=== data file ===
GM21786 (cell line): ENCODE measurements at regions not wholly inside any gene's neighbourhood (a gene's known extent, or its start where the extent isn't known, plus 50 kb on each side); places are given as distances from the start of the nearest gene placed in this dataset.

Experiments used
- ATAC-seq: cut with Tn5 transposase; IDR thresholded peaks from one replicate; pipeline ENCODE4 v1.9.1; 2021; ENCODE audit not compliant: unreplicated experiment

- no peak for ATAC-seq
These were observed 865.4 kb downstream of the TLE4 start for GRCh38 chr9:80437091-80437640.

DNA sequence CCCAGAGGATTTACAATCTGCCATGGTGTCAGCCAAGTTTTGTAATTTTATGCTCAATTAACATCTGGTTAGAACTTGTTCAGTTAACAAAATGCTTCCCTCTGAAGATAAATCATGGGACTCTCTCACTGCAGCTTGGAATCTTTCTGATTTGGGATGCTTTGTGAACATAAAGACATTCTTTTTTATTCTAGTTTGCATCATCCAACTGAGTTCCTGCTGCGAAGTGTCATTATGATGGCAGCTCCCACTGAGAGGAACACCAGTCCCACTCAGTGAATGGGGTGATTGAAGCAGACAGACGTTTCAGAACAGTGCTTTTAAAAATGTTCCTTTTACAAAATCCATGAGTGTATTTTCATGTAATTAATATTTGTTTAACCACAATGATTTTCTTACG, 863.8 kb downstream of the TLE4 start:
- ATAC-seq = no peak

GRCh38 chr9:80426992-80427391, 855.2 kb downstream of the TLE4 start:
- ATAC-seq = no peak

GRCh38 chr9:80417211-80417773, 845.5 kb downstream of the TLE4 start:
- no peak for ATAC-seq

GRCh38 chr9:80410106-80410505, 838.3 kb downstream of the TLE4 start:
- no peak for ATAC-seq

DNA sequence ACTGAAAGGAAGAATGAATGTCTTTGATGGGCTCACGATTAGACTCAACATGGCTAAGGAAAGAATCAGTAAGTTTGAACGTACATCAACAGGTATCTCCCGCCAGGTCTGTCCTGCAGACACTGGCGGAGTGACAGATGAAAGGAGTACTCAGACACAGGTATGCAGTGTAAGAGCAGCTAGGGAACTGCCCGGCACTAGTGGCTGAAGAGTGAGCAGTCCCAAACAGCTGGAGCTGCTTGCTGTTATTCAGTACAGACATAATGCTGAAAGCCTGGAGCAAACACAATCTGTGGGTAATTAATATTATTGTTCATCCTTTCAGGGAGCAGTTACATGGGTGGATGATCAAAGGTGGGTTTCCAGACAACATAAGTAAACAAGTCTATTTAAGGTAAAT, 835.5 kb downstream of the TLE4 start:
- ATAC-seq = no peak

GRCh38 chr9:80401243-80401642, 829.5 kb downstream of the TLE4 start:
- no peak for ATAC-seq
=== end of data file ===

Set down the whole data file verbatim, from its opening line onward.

GM21786 (cell line): ENCODE measurements at regions not wholly inside any gene's neighbourhood (a gene's known extent, or its start where the extent isn't known, plus 50 kb on each side); places are given as distances from the start of the nearest gene placed in this dataset.

Experiments used
- ATAC-seq: cut with Tn5 transposase; IDR thresholded peaks from one replicate; pipeline ENCODE4 v1.9.1; 2021; ENCODE audit not compliant: unreplicated experiment

- no peak for ATAC-seq
These were observed 865.4 kb downstream of the TLE4 start for GRCh38 chr9:80437091-80437640.

DNA sequence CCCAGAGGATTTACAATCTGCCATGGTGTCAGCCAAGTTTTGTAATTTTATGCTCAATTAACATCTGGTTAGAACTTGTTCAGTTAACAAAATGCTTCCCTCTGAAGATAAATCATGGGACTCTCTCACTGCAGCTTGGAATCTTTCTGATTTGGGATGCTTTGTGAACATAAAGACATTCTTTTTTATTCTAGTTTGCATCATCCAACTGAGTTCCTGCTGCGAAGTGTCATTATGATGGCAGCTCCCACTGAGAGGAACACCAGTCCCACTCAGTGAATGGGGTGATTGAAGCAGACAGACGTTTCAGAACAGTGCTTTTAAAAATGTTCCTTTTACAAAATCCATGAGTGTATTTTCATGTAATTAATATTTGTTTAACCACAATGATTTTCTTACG, 863.8 kb downstream of the TLE4 start:
- ATAC-seq = no peak

GRCh38 chr9:80426992-80427391, 855.2 kb downstream of the TLE4 start:
- ATAC-seq = no peak

GRCh38 chr9:80417211-80417773, 845.5 kb downstream of the TLE4 start:
- no peak for ATAC-seq

GRCh38 chr9:80410106-80410505, 838.3 kb downstream of the TLE4 start:
- no peak for ATAC-seq

DNA sequence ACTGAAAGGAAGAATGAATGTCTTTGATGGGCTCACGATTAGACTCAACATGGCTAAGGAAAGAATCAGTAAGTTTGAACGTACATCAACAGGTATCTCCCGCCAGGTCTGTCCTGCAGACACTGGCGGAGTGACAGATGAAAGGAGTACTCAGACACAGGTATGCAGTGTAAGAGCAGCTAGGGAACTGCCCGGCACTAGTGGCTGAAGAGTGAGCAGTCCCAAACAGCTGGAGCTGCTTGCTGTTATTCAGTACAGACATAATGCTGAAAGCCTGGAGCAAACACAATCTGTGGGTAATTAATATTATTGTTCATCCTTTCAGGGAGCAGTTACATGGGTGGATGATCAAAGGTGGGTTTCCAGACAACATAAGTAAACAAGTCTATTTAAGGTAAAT, 835.5 kb downstream of the TLE4 start:
- ATAC-seq = no peak

GRCh38 chr9:80401243-80401642, 829.5 kb downstream of the TLE4 start:
- no peak for ATAC-seq